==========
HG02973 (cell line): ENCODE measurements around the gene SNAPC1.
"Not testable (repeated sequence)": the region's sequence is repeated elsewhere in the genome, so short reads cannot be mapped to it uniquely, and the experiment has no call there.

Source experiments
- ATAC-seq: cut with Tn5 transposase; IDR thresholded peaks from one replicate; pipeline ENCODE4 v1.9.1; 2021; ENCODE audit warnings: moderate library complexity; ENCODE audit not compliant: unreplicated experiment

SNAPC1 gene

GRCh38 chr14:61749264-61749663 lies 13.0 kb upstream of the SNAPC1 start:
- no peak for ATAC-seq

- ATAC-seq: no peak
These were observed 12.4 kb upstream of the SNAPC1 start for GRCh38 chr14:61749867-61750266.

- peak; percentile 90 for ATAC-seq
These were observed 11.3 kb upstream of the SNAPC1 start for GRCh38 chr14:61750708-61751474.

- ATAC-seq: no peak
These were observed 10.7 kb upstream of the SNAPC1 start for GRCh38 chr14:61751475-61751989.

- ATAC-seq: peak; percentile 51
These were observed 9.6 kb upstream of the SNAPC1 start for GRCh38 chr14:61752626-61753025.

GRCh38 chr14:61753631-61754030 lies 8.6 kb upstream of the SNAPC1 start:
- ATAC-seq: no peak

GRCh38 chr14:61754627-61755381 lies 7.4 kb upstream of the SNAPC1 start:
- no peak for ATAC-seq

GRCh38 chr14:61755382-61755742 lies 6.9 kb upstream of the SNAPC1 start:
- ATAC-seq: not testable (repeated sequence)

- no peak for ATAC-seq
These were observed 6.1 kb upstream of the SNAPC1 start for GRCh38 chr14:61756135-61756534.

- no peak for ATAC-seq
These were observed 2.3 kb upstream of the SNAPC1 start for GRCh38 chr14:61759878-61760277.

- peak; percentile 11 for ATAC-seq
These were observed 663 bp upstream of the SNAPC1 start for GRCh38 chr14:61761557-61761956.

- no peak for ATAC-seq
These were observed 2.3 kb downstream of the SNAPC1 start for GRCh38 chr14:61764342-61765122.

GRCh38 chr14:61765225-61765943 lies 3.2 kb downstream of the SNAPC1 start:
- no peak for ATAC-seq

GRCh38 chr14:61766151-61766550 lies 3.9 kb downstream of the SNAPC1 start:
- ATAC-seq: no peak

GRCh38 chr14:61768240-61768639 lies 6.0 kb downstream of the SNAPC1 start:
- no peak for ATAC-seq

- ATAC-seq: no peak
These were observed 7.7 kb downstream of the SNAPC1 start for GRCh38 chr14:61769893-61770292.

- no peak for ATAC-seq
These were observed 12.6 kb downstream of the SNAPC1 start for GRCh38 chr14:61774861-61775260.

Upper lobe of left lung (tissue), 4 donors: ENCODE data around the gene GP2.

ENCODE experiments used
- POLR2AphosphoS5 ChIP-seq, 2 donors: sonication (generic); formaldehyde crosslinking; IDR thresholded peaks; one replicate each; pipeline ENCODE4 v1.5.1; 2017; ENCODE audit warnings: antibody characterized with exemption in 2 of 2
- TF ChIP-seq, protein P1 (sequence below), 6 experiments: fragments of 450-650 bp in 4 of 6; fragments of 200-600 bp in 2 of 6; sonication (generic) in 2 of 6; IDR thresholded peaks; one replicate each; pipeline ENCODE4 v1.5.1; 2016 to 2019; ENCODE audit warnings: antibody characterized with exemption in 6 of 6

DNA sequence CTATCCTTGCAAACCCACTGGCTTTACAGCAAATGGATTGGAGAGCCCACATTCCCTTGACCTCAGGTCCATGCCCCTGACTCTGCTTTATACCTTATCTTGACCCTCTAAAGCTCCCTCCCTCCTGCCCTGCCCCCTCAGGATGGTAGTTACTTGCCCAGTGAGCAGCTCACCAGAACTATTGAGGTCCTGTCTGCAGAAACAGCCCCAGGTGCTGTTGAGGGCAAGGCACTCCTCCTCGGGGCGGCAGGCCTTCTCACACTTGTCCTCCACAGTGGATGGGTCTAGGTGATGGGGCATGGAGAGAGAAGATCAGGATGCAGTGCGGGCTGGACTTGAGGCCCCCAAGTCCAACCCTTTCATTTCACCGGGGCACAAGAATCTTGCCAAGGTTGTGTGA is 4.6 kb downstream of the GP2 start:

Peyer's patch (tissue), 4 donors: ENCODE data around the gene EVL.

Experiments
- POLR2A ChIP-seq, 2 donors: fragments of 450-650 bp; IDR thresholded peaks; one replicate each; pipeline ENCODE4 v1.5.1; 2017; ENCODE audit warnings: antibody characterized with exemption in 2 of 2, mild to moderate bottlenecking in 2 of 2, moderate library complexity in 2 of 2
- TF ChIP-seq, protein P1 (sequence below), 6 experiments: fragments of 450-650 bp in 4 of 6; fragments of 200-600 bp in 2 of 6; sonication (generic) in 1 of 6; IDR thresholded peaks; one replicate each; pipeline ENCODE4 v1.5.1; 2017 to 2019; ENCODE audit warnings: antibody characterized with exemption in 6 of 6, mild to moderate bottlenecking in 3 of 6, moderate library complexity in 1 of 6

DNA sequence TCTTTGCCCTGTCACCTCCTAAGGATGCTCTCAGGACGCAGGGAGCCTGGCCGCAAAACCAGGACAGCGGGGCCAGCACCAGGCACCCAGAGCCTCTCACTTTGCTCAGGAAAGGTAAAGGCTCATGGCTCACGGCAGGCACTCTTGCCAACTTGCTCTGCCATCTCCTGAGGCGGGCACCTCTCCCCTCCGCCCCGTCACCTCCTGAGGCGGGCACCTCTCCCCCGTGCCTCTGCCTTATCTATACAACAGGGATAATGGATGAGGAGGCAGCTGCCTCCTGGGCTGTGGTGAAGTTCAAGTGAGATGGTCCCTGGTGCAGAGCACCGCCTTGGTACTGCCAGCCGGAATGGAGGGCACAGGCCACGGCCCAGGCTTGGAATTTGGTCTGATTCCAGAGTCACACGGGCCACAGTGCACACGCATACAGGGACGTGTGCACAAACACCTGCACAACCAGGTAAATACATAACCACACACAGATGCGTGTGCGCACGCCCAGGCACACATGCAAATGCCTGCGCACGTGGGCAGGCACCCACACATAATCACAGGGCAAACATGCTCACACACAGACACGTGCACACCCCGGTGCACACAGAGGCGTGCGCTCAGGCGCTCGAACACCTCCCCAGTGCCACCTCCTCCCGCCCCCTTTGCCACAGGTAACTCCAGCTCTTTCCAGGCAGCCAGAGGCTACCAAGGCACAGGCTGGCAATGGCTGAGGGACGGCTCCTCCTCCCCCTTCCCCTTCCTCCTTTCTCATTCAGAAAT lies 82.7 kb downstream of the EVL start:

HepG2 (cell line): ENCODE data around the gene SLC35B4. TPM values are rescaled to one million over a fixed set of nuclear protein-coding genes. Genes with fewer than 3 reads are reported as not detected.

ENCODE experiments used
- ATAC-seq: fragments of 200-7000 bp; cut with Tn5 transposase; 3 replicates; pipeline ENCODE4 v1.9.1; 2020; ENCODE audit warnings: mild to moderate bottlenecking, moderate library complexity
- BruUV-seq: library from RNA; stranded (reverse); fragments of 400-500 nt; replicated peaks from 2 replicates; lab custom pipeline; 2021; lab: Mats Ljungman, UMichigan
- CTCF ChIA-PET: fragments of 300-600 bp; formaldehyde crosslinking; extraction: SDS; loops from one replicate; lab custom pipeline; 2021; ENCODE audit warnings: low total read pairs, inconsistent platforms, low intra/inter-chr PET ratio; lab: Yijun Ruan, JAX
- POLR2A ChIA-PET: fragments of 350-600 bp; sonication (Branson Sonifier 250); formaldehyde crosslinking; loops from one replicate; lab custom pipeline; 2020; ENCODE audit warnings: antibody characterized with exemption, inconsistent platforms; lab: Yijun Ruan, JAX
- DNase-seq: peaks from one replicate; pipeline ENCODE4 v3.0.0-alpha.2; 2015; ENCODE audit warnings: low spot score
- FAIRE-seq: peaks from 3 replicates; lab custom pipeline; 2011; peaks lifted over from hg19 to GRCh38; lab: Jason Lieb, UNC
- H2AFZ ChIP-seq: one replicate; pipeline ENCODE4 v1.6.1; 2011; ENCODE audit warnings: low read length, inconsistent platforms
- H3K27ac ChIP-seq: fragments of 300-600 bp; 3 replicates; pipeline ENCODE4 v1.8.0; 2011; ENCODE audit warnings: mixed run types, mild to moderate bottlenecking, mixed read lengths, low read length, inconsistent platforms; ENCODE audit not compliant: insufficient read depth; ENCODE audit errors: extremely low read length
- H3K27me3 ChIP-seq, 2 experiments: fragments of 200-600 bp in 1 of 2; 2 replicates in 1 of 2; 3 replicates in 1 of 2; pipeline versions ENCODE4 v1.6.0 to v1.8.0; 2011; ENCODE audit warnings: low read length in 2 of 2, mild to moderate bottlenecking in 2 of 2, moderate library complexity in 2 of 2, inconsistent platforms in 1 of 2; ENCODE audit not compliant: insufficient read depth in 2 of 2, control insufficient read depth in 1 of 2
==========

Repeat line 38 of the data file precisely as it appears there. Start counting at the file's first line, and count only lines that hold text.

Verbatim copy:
- no peak for ATAC-seq